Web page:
Define Visible Light

Define Visible Light


1 Answers

Sachin Tyagi
31 Points
14 years ago

We may operationally define visible light to be electromagnetic radiation to which the eye is sensitive. The sensitivities of individual observers may vary, but humans can typically observe radiation with wavelengths from 400 nm to 700 nm. Within that range, the sensitivity to different wavelengths is not at all constant.

Figure shows a representation of the variation in the sensitivity of an average human observer to radiations of differing wavelength but constant radiant intensity over the visible region of the spectrum. The greatest sensitivity occurs near 555 nm, corresponding to light of a yellow green color. The sensitivity decreases rapidly at both long and short wave lengths; we can roughly set the limits of the visible region, where the sensitivity is equal to 1% of that of the peak, to be 430 nm and 690 nm. Source of visible light depend ultimately on the motion of electrons. Electrons in atoms can be raised from their lowest energy state to higher states by various means, such as by heating the substance or by passing an electric current through it. When the electrons eventually drop back to their lowest levels, the toms emit radiation that may be in the visible region of the spectrum. Emission of visible light is particularly likely when the outer electrons are the ones making the transitions.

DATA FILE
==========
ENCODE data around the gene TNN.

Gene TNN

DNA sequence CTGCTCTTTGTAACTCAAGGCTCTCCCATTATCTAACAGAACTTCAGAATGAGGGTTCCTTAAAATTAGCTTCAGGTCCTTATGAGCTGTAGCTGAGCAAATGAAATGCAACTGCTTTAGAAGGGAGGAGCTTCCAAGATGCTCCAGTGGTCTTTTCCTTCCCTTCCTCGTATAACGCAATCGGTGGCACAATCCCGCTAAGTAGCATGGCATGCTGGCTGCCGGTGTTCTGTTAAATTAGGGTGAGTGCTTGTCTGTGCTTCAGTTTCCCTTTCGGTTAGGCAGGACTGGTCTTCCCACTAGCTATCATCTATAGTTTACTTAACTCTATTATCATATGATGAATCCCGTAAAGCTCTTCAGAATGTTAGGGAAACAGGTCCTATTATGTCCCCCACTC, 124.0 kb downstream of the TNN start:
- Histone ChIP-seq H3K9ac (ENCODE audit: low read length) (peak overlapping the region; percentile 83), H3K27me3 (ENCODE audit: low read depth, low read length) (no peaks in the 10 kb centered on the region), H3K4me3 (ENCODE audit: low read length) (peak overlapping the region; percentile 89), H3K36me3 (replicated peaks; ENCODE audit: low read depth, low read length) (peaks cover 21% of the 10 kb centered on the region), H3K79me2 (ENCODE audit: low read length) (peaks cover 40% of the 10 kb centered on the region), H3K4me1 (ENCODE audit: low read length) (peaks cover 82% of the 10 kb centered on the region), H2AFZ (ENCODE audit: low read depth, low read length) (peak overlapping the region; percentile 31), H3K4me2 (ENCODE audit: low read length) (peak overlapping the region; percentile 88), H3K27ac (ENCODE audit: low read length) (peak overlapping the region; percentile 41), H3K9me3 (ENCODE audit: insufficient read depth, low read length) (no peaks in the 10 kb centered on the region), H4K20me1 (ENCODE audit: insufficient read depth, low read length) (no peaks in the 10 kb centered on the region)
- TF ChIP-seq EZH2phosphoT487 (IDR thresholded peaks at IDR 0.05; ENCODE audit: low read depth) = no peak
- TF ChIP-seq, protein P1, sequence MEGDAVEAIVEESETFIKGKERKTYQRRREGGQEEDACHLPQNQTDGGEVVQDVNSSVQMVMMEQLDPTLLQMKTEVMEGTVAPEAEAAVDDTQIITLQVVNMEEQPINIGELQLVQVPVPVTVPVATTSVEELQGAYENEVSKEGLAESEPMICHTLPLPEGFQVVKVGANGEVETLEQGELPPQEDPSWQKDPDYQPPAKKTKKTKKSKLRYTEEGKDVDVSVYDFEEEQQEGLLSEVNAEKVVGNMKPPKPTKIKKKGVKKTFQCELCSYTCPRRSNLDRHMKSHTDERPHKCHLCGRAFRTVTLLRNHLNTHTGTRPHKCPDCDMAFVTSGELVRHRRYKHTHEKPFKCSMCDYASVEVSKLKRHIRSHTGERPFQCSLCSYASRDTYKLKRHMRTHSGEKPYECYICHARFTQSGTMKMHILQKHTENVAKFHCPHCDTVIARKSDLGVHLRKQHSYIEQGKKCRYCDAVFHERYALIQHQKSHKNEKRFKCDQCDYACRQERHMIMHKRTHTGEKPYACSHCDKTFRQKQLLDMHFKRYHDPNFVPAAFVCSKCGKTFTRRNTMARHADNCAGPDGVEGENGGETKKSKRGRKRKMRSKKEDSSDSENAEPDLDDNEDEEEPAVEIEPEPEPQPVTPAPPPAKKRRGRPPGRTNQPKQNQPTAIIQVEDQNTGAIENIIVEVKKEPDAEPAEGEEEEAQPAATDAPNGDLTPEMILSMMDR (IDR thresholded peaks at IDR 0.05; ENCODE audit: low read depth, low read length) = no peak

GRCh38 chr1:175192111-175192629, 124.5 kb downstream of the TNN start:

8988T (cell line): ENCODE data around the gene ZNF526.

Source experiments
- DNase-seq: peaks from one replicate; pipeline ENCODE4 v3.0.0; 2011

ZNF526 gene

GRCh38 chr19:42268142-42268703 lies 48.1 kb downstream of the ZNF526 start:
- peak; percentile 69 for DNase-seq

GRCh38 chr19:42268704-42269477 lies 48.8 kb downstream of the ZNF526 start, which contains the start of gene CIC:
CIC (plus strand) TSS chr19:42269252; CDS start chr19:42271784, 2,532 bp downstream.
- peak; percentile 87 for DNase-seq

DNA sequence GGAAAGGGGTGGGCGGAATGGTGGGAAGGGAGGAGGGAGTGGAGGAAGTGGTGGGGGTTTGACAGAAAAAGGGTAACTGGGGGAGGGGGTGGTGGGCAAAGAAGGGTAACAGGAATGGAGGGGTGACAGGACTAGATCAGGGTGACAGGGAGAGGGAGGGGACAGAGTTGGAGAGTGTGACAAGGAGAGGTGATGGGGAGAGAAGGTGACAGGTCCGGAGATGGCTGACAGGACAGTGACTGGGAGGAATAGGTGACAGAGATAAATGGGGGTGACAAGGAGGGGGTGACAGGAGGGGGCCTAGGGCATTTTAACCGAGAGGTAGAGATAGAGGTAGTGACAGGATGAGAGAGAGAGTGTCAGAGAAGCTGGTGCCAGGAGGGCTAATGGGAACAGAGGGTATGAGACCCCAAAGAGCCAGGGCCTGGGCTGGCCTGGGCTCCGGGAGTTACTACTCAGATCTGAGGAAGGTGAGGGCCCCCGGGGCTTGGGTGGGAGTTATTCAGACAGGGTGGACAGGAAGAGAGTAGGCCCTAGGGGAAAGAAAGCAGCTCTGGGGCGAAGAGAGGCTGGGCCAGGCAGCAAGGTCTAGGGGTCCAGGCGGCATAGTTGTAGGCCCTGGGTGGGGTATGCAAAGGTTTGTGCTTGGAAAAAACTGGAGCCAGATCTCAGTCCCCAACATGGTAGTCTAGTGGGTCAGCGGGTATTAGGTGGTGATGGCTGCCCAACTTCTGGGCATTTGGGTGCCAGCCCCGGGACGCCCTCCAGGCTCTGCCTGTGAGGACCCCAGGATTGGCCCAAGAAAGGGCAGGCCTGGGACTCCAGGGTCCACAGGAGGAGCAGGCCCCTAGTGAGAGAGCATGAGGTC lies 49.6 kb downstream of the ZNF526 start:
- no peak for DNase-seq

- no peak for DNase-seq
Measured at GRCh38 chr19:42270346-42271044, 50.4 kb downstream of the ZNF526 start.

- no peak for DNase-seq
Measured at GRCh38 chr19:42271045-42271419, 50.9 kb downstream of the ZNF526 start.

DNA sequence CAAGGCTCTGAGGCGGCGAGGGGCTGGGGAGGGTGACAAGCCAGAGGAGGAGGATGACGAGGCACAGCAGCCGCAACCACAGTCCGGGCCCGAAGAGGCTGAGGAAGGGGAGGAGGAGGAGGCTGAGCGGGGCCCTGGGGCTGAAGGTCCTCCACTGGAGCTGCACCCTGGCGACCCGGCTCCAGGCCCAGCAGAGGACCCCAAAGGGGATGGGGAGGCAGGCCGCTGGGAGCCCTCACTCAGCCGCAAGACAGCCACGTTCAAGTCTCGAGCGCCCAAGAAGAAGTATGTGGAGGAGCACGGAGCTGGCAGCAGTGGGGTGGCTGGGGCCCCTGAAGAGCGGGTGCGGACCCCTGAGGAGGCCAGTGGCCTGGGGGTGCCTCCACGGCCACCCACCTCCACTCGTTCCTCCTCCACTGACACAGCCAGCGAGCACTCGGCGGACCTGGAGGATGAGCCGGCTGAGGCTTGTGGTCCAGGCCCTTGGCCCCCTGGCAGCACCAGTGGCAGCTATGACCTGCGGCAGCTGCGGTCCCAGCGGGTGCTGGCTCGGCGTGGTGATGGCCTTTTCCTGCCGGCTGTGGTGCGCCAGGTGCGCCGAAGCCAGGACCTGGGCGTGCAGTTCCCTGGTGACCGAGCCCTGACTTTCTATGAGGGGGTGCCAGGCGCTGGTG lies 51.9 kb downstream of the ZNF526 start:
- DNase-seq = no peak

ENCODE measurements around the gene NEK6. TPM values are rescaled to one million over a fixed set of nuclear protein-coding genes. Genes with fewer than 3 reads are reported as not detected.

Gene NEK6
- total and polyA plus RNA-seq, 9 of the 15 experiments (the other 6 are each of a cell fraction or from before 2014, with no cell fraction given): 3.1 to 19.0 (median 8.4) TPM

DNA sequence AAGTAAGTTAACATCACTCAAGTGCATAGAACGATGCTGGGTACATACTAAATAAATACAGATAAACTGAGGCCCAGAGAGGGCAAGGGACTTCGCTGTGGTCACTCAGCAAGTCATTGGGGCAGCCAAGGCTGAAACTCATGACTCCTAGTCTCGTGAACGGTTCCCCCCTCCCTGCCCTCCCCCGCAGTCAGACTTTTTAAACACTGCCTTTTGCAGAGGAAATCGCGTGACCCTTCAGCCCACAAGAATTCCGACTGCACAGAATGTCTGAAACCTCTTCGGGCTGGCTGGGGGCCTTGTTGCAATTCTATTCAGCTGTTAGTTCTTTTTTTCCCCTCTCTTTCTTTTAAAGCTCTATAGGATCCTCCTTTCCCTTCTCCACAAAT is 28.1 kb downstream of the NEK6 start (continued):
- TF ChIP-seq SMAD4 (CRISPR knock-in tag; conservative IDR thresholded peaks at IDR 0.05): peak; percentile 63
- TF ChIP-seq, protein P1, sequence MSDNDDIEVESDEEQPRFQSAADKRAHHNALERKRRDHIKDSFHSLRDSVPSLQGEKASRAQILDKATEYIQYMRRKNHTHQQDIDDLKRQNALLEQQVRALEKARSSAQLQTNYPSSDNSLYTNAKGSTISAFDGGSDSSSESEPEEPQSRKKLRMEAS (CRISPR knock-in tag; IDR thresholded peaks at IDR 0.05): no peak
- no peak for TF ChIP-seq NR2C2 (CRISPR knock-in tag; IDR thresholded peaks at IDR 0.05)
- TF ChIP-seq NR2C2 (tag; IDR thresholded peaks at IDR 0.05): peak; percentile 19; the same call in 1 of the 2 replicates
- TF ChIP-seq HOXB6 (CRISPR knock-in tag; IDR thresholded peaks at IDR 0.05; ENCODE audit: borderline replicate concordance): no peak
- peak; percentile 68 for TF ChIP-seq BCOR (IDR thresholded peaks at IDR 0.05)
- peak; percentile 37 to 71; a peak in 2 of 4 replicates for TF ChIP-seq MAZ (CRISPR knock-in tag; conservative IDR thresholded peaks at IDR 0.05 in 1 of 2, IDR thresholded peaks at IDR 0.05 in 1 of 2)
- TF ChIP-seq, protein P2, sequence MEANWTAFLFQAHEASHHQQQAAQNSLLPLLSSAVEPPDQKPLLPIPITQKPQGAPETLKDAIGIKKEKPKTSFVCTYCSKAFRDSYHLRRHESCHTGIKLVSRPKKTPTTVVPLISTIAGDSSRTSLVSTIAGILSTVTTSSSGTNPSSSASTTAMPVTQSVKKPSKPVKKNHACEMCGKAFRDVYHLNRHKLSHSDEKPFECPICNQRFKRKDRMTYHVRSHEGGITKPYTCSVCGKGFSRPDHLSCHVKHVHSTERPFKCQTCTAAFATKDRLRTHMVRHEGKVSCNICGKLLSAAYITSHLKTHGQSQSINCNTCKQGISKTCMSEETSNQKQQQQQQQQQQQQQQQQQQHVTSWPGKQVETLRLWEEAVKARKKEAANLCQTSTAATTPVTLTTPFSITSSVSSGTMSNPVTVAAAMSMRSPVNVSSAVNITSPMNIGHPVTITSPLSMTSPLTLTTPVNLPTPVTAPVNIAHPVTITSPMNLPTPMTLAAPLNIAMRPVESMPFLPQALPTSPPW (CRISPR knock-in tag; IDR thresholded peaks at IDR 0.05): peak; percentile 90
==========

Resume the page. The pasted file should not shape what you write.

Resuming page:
The most familiar source of visible light is the Sun. its surface emits radiation across the entire electromagnetic spectrum, but it’s most intense radiation is in the region we define as visible, and the sun’s radiant intensity peaks at a wavelength of about 550 nm, corresponding precisely to the peak in the sensitivity of the average human observer. This suggests that, through natural selection, our eyes evolved in such a way that their sensitivity matched the sun’s spectrum.

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